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Human Resources

Recruiting Staff with Creative Benefits

Faced with salary constraints or other recruitment challenges, HR leaders get resourceful about perks.
University Business, Nov 2006

Some of the 5,000 staff and faculty at the University of Arkansas consider the school's nine-deck parking garage a valuable employee benefit. Here's why: A 2,000-square-foot retail space sits on the top floor. Besides shopping at a convenience store that stocks food, beverages, toiletries, gift cards, school supplies, and an eight-foot book section of best-sellers, employees can get a car wash or an oil change, withdraw cash from an ATM, or take advantage of other outsourced services like shipping, movie rentals, dry cleaning, and one-hour photo any time of day or night, seven days a week.

What's more, a self-service information center helps people find department addresses, access directions and bus routes, purchase sports tickets, look up class schedules, and even pay tuition.

The facility opened in fall of 2005, and usage is still low, around 200 people a day, says Barbara Taylor, associate vice chancellor for Administration and Human Resources at the university. However, the goal is to boost that number to 1,000 a day.

"We're trying to grow our student population," she says, explaining that the school's administrators' goal is to increase the current number of students from 18,000 to 22,500. "In order to do that, we think we need just absolutely the best employees we can find. We happen to be in a part of the state that [houses] the corporate headquarters of Wal-Mart, Tyson Foods, and other major companies. As a result, unemployment is very, very low. The job market is pretty competitive."

Where possible, translate benefits into dollars, which clearly spell out value to employees and job seekers.

Many schools around the country are faced with the same challenge: recruiting skilled talent in a tight labor market. To make matters worse, state institutions must deal with major salary restraints that may leave them in last place in the race to recruit. Not willing to compromise on the quality of job candidates they attract, some are using creative employee benefits as the ultimate hook.

And anything goes, especially since employee populations can be quite diverse. For example, at the University of Arkansas, employees in facilities maintenance-many of whom do not speak English as their first language-have free access to English classes. HR leaders also plan on embellishing the institution's wellness benefits this fall by offering free mammograms and breast health education to more than 100 custodial workers, and by working with students in geography classes who will map out campus walking and running routes, complete with distance and elevation changes, says Taylor. The HR department's website will include these free employee resources.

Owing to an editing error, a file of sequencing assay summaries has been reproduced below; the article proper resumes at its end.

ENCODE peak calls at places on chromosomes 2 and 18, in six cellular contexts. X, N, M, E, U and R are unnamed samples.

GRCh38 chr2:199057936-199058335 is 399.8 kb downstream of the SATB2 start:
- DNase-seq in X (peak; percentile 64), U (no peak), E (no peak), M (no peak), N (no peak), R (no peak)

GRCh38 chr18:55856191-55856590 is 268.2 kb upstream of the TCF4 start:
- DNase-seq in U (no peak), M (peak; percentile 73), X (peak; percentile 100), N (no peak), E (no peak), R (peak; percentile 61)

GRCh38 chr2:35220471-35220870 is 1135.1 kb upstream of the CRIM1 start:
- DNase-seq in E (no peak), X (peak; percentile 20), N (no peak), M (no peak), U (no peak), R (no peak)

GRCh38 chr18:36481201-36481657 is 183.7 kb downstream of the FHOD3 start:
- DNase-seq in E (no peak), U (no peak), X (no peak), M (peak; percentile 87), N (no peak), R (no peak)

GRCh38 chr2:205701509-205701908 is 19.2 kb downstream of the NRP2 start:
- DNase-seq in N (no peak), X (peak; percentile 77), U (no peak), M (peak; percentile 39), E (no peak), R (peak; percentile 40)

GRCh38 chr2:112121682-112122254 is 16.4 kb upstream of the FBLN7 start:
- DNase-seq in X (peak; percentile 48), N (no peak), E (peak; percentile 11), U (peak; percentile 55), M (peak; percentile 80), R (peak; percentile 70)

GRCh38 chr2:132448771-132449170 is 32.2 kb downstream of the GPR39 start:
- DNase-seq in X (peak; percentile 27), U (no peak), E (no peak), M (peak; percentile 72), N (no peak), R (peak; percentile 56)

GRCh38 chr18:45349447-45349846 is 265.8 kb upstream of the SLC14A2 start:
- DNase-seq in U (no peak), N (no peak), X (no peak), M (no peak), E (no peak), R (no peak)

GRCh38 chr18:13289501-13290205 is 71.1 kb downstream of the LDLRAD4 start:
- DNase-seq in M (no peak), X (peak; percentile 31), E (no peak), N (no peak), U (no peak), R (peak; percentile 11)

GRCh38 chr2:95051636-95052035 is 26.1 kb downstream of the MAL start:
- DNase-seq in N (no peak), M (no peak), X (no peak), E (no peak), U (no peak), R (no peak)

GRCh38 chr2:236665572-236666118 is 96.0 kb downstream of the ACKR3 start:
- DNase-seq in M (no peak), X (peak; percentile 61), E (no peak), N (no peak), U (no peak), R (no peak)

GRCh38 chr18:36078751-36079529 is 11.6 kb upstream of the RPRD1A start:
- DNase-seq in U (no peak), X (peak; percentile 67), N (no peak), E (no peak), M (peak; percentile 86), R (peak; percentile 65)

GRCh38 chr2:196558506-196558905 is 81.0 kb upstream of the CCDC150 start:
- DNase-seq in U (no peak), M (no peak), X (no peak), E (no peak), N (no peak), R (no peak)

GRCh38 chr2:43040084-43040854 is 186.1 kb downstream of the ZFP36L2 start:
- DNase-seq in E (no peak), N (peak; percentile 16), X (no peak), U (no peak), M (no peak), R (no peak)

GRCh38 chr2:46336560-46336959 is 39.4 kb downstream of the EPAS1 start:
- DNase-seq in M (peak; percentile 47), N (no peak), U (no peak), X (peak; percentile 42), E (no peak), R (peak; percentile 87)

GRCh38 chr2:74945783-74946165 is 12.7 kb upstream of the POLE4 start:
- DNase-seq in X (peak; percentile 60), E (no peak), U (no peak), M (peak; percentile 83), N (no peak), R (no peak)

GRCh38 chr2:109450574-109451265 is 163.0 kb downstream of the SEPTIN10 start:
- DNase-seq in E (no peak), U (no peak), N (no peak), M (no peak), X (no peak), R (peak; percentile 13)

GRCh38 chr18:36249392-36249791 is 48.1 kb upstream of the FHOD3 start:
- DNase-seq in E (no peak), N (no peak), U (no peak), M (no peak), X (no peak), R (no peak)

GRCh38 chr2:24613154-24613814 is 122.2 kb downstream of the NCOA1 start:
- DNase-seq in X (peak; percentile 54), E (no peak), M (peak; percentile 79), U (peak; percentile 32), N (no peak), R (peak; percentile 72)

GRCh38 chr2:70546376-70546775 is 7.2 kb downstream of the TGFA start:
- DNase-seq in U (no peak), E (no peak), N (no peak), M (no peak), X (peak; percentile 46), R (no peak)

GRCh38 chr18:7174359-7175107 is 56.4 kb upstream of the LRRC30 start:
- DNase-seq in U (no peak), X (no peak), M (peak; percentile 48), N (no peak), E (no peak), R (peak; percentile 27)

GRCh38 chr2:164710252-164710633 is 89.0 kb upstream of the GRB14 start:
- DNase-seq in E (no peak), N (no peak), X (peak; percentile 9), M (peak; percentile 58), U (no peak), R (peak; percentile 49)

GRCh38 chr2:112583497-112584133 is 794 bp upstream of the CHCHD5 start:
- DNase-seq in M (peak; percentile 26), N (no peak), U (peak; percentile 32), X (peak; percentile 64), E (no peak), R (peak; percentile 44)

Whether or not employees take advantage of these maps really doesn't matter. The key is that the availability of these kinds of perks all adds up to help boost the university's reputation as an employee-friendly company.

To be most effective when selling employment at your institution, look at the big picture. First review your total compensation package, which also includes employee rewards and noncash benefits, says Warren Kerper, principal at Mercer, a global consulting firm based in Boston. Then ask: What story does your school want to tell the marketplace? What are the key messages you want to convey? Finally, he says, "Put the right story together."

"Schools have gotten pretty sophisticated about telling folks about all the intangibles-lifestyle, cultural amenities, cost of living, and helping trailing spouses or partners find employment. That's a big issue these days," Kerper adds.

Don't discount anything. Many schools, for instance, provide lab space, assistants, or seed money for research, which are a big draw to faculty. Since status is important, he says some also create fast career tracks for high achievers.

Then post all of these benefits online. Translate them into dollars, too, so that their value is clearly spelled out to employees and job seekers.

Duke students volunteer to coach support service or entry-level employees whose children want to attend college.

One mistake some schools make is they assume that just because their salaries are competitive, they can skimp on benefits. That may have been the case years ago, but not in today's job market. Since many colleges and universities have a strong benefits package, each institution must differentiate itself.